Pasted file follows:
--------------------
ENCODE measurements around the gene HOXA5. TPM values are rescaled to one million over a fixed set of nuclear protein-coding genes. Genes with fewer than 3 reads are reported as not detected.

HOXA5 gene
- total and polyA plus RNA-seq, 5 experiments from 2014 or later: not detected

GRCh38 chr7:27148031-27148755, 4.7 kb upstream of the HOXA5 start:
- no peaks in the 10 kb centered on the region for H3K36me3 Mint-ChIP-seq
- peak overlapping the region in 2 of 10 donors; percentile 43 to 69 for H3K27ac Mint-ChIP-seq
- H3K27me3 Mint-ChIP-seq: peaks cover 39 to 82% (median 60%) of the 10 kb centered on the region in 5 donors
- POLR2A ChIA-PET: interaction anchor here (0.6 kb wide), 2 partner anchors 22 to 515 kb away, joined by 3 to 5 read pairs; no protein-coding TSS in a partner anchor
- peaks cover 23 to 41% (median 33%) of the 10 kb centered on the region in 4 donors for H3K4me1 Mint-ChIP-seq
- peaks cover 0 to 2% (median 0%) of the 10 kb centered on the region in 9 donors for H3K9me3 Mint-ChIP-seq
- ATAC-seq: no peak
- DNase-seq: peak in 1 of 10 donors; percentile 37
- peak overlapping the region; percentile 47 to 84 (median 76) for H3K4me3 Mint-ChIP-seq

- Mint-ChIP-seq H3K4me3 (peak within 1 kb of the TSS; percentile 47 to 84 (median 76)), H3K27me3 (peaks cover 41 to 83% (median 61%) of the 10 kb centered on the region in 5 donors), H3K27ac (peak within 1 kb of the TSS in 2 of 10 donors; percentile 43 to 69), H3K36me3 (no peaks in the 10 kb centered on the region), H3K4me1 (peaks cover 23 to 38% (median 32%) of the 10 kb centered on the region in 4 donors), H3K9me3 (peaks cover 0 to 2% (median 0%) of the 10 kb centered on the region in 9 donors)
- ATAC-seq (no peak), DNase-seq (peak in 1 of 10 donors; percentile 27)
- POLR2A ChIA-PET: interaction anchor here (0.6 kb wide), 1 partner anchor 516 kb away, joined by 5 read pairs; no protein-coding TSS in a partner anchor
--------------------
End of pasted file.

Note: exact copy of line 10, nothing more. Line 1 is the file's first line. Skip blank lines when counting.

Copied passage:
- peaks cover 0 to 2% (median 0%) of the 10 kb centered on the region in 9 donors for H3K9me3 Mint-ChIP-seq